My lovely seat slopes forward so I can have it high and not need to sit at the very edge and have all the leg motion I want.

    Member
    Alyson Webber on #190634

    Thanks, Gretchen!

    80 pedal changes in 35 measures?!? It will be a while before I get there. Right now I’m struggling with one every couple measures. Hahaha! I totally get the “hope you don’t fall.” The higher my bench gets, the more precarious it feels…

    I am taking lessons, and my teacher is wonderful and always notices things I don’t. But her physique is about as opposite as mine as you can get, so I sometimes present her with new issues that we just have to try new things to solve them. I figured I’d turn to the helpful people here to come up with some ideas.

    I will try moving my bench up a little higher.

    I have been working on strength and flexibility with yoga, pilates and barre, but am open to any suggestions about positions or exercises that folks find particularly useful for this issue. I do notice that even in regular life, I find sitting straight in a chair to be uncomfortable on my hips and find sitting cross-legged or “indian style” much more comfortable. Perhaps that is some sign of a physical deficiency I’ve had for a while that I haven’t paid attention to until now.

    Member
    Alyson Webber on #190635

    Cool, Tacye! What kind of seat is that?

    Participant
    Tacye on #190636

    It is an office chair without the back which I tweaked (mainly stopped it rolling around on castors) inspired by these: http://www.concertdesign.com/chairstechinfo.html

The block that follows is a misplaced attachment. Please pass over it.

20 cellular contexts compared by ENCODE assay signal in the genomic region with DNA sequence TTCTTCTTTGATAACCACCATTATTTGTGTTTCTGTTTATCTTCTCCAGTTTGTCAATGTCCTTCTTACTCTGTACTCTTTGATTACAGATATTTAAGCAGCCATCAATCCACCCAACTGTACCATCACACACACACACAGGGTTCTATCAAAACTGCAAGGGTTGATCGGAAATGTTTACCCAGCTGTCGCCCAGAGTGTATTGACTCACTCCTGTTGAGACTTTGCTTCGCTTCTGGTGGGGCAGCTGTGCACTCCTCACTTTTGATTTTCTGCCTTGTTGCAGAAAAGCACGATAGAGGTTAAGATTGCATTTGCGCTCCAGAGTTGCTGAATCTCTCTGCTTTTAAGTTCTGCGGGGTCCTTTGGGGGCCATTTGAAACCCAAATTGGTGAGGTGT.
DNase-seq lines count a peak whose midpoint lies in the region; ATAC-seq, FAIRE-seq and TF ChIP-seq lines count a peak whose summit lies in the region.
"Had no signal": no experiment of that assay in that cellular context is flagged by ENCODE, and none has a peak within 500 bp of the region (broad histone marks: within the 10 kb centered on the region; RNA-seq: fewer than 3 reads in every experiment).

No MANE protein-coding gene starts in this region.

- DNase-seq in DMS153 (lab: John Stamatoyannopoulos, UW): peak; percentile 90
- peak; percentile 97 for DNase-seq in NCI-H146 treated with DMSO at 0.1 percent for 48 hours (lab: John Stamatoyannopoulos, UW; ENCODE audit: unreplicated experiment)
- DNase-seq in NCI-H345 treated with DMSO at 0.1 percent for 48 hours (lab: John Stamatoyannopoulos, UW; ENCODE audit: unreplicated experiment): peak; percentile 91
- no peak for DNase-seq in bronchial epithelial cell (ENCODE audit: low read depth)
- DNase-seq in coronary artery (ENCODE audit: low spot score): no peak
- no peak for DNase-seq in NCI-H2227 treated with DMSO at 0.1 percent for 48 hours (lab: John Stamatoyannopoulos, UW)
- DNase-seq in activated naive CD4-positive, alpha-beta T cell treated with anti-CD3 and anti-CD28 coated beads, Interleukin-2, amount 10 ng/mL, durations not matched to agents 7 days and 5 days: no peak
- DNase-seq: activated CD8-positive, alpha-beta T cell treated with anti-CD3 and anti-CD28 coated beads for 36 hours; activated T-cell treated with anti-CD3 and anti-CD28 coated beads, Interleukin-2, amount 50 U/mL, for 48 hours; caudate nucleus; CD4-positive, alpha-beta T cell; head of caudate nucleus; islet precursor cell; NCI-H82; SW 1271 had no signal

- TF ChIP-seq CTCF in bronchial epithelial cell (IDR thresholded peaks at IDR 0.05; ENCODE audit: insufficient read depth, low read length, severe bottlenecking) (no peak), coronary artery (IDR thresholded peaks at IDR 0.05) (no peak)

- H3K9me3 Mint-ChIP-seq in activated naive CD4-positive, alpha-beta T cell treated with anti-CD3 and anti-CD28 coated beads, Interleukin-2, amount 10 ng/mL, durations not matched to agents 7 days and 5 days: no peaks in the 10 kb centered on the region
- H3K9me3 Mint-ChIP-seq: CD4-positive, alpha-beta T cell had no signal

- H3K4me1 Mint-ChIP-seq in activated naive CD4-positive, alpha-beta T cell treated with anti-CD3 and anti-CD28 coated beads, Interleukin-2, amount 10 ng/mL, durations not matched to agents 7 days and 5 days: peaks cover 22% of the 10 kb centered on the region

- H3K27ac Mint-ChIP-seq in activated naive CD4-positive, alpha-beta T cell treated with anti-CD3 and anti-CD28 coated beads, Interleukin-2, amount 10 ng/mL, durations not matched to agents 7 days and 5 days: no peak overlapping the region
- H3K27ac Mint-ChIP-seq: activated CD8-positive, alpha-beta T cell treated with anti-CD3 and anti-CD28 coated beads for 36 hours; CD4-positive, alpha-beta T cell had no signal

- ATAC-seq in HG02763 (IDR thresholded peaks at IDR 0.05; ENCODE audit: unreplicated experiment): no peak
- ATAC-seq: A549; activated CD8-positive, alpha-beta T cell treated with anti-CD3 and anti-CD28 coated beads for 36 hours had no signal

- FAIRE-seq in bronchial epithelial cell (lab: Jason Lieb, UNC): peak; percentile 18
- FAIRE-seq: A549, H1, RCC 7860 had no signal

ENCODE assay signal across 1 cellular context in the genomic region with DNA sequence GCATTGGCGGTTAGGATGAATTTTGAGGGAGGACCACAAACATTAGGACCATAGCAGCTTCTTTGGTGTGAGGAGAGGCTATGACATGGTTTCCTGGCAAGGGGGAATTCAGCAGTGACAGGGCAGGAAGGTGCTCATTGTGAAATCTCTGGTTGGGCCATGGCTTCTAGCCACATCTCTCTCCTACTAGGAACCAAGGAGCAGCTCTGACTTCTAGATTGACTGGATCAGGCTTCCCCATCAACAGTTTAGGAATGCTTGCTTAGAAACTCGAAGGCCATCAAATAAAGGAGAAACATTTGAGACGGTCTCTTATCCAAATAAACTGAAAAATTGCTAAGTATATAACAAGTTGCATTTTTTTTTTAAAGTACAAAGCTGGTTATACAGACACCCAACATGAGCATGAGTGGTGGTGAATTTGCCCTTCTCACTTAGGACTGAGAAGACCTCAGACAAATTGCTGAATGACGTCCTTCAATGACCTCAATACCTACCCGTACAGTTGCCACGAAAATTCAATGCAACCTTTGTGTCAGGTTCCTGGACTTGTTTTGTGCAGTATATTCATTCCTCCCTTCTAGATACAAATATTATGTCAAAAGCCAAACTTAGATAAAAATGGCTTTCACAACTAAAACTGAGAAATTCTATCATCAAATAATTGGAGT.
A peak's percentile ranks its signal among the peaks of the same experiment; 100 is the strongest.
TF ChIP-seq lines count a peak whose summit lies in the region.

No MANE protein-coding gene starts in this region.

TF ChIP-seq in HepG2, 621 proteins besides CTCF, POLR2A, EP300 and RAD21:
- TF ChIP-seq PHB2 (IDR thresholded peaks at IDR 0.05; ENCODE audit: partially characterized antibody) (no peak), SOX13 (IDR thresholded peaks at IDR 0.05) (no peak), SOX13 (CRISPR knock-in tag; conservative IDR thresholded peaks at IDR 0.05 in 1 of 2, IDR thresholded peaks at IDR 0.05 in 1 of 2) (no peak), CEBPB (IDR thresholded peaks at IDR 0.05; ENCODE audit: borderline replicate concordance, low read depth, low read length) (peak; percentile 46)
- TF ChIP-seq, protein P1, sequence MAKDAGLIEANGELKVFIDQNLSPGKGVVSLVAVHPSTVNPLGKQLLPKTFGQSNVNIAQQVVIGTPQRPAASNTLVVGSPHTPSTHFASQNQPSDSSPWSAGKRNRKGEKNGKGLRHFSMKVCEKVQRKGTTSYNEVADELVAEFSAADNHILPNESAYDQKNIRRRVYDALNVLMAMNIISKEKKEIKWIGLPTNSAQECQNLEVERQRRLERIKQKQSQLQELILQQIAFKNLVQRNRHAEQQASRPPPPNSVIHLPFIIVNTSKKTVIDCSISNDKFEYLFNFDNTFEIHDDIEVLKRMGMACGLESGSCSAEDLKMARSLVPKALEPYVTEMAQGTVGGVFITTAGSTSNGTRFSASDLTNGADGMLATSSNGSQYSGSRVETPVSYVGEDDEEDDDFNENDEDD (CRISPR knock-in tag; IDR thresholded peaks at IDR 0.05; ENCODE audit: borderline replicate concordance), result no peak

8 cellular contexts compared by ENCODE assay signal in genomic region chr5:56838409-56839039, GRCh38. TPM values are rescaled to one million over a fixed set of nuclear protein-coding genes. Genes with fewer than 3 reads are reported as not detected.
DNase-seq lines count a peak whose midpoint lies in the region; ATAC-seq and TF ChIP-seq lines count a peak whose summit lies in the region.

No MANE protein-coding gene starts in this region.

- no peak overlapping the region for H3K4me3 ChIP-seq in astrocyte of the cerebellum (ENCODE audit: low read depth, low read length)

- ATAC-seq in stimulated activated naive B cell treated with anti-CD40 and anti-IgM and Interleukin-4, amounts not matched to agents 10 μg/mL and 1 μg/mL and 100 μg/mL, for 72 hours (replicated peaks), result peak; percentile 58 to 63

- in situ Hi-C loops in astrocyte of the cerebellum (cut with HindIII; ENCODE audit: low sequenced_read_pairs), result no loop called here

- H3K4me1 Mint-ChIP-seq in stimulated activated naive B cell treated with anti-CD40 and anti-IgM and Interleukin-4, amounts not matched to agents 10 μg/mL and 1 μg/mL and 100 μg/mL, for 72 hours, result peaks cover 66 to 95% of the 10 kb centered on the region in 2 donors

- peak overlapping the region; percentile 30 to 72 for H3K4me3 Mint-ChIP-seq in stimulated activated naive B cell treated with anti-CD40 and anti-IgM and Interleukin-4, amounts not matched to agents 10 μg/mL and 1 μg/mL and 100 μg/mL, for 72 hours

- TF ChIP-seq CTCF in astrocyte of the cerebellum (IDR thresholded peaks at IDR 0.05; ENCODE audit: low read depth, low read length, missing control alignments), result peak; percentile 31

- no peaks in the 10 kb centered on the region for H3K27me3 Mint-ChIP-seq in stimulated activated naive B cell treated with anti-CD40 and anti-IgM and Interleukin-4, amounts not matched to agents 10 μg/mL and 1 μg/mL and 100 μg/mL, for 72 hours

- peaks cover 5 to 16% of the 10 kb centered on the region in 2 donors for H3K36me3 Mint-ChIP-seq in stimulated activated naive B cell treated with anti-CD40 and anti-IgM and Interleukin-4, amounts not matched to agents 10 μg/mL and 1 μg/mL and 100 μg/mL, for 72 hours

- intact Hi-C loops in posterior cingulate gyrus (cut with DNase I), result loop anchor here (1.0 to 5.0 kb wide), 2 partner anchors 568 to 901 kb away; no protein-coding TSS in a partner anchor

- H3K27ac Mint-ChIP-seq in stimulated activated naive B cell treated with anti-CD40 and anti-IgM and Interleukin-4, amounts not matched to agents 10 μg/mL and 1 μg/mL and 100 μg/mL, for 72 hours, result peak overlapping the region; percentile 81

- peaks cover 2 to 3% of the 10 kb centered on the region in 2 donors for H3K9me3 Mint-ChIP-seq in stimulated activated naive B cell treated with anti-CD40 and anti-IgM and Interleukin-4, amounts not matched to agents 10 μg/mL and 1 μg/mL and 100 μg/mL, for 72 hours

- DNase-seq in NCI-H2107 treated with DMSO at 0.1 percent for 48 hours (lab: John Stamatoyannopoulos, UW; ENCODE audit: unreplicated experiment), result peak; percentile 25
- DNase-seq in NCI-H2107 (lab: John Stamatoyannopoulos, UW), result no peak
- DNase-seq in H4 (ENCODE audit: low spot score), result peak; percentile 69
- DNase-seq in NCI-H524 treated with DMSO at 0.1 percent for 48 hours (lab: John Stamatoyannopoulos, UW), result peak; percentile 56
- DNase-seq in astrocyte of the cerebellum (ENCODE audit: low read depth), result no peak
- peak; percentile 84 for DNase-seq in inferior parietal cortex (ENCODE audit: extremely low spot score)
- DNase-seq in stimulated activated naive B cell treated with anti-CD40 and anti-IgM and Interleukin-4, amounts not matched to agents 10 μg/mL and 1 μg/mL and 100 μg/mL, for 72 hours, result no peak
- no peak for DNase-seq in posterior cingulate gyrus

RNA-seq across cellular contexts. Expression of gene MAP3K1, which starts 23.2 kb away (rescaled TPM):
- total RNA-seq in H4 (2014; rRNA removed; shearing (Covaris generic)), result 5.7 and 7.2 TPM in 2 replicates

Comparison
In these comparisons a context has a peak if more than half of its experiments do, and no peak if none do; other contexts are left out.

Participant
    balfour-knight on #190638

    I assume that all of you are talking about playing a full-sized 47-string concert grand? That makes me so glad that I play the 44-string medium-sized 85GP Lyon & Healy. I can sit comfortably on a regular 18″ high harp bench with my feet flat on the floor until I pedal, and never lose my balance even when using both feet at the same time! I am only 5′ 6″ tall, so this harp is the perfect size for me. I feel exactly what you all feel when I have to play a huge concert grand, like I am going to lose control, fall, overbalance, etc. I think this modern craze for a large harp is very difficult for some people, and if you look at the history of harp building, most harps were medium-size in 1900. And, they were considered to be full concert grands!

    Thanks for all the suggestions for dealing with this problem. I may need them the next time I have to play a big 47-string harp!

    Best wishes,
    Balfour

    Participant
    Gretchen Cover on #190639

    My harp is a Salvi Apollo. You cannot get any bigger than that. You can thank Carlos Salzedo for the modern super-sized harps. (Ha,ha Balfour, with your smaller harp and feet on the ground, it makes it easier to find Cb.)

    Participant
    Tacye on #190642

    Just to clarify Balfour, I don’t feel in any danger of overbalancing or being squished by my CG so long as I have a bench at my preferred height and I am a couple of inches shorter than you. Whatever harp I am playing I am pretty fussy about seat height.

    Participant
    emma-graham on #190643